The countdown to diabetes and coronary heart disease may start earlier for women with prediabetes than for men.
The "diabetes clock" may start ticking in women years in advance of a medical diagnosis of the disease, new research has shown. Among healthy adults who developed prediabetes during a six-year period, women started off with greater endothelial dysfunction, more hypertension and a greater degree of thrombosis than did men, said Richard P. Donahue, Ph.D., M.P.H., of the State University of New York at Buffalo, and colleagues.
These results support the "ticking clock" hypothesis used to explain the higher coronary heart disease risk seen for women with diabetes than for men with diabetes. This hypothesis says the cardiovascular risk and diabetes may be linked more through longstanding atherogenic risk factors than hyperglycemia alone.
"Although observational studies cannot prove causality, our data add compelling new evidence that the clock may indeed start ticking earlier among women than among men," Dr. Donahue and colleagues wrote.
In the study, female gender was significantly linked to factors emerging as precursors of coronary heart disease and type 2 diabetes, including the endothelial markers E-selectin (P=0.042) and soluble intracellular adhesion molecule-1 (P=0.011), fibrinolysis/thrombosis marker plasminogen activator inhibitor-1 (P=0.001), and frequency of hypertension (P<0.001).
"These novel and important observations support a role for endothelial dysfunction in the progression to pre-diabetes," they added.
The researchers examined these and other factors among 1,455 healthy control subjects from the larger Western New York Health Study of alcohol consumption and cardiovascular risk. None of the participants had pre-diabetes, type 1 or 2 diabetes, or known cardiovascular disease. All were 39 to 79 years old. New-onset prediabetes was defined by normal fasting serum glucose of less than 100 mg/dl at baseline but elevated to between 100 and 125 mg/dl at follow-up a mean of 5.9 years later.
The 52 women and 39 men in the cohort who developed prediabetes were matched to three controls on the basis of sex, ethnicity, and year of study entry. Their frozen blood samples from baseline were used to determine levels of the endothelial markers.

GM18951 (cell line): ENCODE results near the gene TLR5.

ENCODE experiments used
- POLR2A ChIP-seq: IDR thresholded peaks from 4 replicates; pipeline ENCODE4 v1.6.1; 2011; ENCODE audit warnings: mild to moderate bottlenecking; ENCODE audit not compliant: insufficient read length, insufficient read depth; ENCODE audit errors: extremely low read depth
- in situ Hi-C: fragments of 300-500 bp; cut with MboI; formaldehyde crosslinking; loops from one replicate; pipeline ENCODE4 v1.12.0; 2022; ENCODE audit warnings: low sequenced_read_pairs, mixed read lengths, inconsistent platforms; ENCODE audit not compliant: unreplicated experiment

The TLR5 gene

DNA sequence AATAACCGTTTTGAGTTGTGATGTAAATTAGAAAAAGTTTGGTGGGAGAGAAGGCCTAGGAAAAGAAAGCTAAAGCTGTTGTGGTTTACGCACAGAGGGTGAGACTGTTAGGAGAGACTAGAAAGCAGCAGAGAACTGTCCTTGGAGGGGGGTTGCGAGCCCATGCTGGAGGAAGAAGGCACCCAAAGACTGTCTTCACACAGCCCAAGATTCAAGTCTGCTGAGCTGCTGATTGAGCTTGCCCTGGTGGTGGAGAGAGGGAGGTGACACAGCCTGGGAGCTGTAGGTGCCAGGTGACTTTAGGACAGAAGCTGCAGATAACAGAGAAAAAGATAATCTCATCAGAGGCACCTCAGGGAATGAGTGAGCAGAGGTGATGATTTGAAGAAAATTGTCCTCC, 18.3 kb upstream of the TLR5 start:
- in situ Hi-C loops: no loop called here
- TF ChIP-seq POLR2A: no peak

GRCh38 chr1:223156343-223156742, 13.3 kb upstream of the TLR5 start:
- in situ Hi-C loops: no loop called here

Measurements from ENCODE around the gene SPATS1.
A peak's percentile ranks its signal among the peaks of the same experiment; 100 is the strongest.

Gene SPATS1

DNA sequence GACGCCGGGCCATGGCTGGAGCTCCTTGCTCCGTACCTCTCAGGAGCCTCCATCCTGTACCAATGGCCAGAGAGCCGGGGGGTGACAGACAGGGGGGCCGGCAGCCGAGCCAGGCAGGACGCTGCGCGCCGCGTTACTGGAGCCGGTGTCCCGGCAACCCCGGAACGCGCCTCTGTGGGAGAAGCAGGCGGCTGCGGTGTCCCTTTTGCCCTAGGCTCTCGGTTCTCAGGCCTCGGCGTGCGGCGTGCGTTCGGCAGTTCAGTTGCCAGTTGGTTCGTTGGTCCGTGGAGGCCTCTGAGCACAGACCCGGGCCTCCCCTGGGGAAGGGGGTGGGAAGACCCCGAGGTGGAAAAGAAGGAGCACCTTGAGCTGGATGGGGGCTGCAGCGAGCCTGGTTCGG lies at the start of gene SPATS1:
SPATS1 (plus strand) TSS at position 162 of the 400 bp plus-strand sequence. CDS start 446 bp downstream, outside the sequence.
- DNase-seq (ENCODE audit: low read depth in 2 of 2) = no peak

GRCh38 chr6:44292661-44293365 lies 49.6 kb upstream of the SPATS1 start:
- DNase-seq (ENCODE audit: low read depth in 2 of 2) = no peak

For pre-diabetic women compared with controls, the findings adjusted for age, body mass index and homeostasis model assessment of insulin resistance.
In the same adjusted model, there were no significant differences between pre-diabetic men and their controls. Comparing the pre-diabetic women and men, the significant findings were:
- Women had higher E-selectin levels (51.2 versus 40.5 ng/ml, P=0.036).
- Women had higher levels of soluble intracellular adhesion molecule-1 (273.0 versus 254.8 ng/ml, P=0.010).
- Women had higher plasminogen activator inhibitor-1 levels (34.6 versus 26.8 ng/ml, P=0.001).
The researchers highlighted that insulin resistance "failed to reduce or eliminate the sex differences in the risk factors of interest" though they noted that the measure of insulin resistance used is only modestly correlated with the gold-standard measure of insulin resistance, the hyperinsulinemic-euglycemic clamp method.
Further adjustment for high-sensitivity C-reactive protein levels had no effect, indicating the differences in endothelial function were not moderated by inflammation.
The findings were also unaltered by including weight change, family history of type 2 diabetes, physical inactivity, and use of lipid-lowering medications.
Take Away Information
- Explain to interested patients that women with diabetes are known to have a higher risk of subsequent coronary heart disease than are men, which this study suggests may be partly due to longstanding endothelial damage.
- Caution patients that further study will be required to be needed to confirm whether their findings in prediabetes are related to subsequent risk of heart disease.
Donahue RP, et al "Sex Differences in Endothelial Function Markers Before Conversion to Pre-Diabetes: Does the Clock Start Ticking Earlier Among Women?: The Western New York Study" Diabetes Care 2007 30: 354-359.
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